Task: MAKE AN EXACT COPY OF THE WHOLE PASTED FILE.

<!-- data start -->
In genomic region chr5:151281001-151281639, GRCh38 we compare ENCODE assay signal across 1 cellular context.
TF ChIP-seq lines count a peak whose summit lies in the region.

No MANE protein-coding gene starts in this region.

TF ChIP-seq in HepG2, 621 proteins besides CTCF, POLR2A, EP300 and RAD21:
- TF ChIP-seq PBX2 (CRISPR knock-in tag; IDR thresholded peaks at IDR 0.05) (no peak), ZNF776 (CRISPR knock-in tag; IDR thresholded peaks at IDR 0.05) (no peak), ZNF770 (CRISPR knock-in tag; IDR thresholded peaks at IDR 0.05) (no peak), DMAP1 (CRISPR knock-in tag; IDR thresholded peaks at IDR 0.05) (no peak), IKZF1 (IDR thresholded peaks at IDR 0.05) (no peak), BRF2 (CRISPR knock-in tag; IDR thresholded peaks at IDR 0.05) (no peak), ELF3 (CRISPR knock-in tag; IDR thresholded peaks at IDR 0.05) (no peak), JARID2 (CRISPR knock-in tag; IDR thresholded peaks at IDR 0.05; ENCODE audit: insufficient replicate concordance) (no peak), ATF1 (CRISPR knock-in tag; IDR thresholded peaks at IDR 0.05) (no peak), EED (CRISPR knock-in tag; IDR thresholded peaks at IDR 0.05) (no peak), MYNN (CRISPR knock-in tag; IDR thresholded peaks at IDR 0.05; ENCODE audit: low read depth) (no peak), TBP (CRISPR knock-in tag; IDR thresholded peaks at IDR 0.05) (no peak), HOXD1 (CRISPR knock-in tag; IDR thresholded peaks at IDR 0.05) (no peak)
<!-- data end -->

In genomic region chr5:151281001-151281639, GRCh38 we compare ENCODE assay signal across 1 cellular context.
TF ChIP-seq lines count a peak whose summit lies in the region.

No MANE protein-coding gene starts in this region.

TF ChIP-seq in HepG2, 621 proteins besides CTCF, POLR2A, EP300 and RAD21:
- TF ChIP-seq PBX2 (CRISPR knock-in tag; IDR thresholded peaks at IDR 0.05) (no peak), ZNF776 (CRISPR knock-in tag; IDR thresholded peaks at IDR 0.05) (no peak), ZNF770 (CRISPR knock-in tag; IDR thresholded peaks at IDR 0.05) (no peak), DMAP1 (CRISPR knock-in tag; IDR thresholded peaks at IDR 0.05) (no peak), IKZF1 (IDR thresholded peaks at IDR 0.05) (no peak), BRF2 (CRISPR knock-in tag; IDR thresholded peaks at IDR 0.05) (no peak), ELF3 (CRISPR knock-in tag; IDR thresholded peaks at IDR 0.05) (no peak), JARID2 (CRISPR knock-in tag; IDR thresholded peaks at IDR 0.05; ENCODE audit: insufficient replicate concordance) (no peak), ATF1 (CRISPR knock-in tag; IDR thresholded peaks at IDR 0.05) (no peak), EED (CRISPR knock-in tag; IDR thresholded peaks at IDR 0.05) (no peak), MYNN (CRISPR knock-in tag; IDR thresholded peaks at IDR 0.05; ENCODE audit: low read depth) (no peak), TBP (CRISPR knock-in tag; IDR thresholded peaks at IDR 0.05) (no peak), HOXD1 (CRISPR knock-in tag; IDR thresholded peaks at IDR 0.05) (no peak)